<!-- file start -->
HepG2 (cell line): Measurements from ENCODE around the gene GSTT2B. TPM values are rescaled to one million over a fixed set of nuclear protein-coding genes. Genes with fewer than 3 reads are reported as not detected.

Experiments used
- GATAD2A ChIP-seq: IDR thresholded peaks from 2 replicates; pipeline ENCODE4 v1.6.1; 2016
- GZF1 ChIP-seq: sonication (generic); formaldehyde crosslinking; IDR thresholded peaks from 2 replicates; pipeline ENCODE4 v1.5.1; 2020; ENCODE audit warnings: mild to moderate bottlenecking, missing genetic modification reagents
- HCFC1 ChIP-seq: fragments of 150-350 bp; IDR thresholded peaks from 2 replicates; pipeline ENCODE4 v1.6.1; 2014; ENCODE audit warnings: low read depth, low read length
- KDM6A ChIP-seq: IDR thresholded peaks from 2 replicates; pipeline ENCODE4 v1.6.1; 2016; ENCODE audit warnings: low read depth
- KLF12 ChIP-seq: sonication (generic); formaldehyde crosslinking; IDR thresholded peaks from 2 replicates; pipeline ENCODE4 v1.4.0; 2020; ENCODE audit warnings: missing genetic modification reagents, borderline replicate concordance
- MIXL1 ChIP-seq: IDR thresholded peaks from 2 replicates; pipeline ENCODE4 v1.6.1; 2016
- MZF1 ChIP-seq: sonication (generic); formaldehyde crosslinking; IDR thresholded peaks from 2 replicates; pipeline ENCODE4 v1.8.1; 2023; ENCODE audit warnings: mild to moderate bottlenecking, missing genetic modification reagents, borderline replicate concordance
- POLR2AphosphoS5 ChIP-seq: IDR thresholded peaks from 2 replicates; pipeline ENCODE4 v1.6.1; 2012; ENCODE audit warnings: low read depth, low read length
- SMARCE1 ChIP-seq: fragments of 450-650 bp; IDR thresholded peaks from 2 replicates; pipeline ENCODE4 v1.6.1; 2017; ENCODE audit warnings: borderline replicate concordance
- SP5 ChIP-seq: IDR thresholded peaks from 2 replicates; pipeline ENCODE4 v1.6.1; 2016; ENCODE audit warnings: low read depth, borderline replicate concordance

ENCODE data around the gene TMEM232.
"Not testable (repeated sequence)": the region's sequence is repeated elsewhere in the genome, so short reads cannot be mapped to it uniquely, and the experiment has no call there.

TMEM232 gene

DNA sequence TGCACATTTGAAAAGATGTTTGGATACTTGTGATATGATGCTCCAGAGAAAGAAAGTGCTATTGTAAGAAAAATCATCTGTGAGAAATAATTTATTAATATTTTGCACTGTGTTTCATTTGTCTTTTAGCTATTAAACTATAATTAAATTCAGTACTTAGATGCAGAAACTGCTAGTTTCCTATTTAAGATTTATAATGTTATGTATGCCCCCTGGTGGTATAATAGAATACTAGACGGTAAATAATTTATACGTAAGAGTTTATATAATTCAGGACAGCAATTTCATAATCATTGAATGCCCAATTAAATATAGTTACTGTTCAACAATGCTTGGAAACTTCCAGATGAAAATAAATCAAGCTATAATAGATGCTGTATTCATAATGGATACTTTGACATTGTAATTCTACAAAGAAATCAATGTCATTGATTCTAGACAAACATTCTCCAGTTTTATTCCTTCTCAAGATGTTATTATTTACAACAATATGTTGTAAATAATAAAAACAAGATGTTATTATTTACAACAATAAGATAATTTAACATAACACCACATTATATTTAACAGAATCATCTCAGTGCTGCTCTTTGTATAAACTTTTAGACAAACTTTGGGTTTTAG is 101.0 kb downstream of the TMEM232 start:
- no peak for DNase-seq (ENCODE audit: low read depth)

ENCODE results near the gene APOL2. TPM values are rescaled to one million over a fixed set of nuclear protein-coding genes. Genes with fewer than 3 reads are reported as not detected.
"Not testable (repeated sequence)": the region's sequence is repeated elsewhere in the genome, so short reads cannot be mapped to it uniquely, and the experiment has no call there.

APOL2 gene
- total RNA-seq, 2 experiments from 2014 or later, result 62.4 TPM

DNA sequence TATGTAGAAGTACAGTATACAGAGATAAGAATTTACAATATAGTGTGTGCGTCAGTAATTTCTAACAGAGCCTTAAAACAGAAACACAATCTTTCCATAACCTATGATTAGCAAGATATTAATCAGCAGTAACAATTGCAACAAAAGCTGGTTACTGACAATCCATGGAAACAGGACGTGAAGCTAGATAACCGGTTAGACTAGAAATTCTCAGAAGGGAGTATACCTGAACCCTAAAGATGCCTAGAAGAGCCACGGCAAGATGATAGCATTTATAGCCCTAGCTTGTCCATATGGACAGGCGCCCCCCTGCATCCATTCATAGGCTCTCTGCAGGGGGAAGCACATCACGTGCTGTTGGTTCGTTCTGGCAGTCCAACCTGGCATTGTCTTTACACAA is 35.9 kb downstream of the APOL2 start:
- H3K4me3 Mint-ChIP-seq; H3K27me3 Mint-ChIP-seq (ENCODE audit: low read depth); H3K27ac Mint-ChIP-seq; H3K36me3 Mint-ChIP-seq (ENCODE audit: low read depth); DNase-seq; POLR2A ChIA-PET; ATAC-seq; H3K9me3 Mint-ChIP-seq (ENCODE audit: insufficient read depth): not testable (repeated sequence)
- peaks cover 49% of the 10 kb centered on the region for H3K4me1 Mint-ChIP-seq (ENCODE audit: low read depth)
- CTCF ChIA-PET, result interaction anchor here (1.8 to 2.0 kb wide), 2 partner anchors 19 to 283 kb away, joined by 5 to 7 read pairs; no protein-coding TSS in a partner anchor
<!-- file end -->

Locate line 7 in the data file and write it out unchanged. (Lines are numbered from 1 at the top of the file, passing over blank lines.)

- KLF12 ChIP-seq: sonication (generic); formaldehyde crosslinking; IDR thresholded peaks from 2 replicates; pipeline ENCODE4 v1.4.0; 2020; ENCODE audit warnings: missing genetic modification reagents, borderline replicate concordance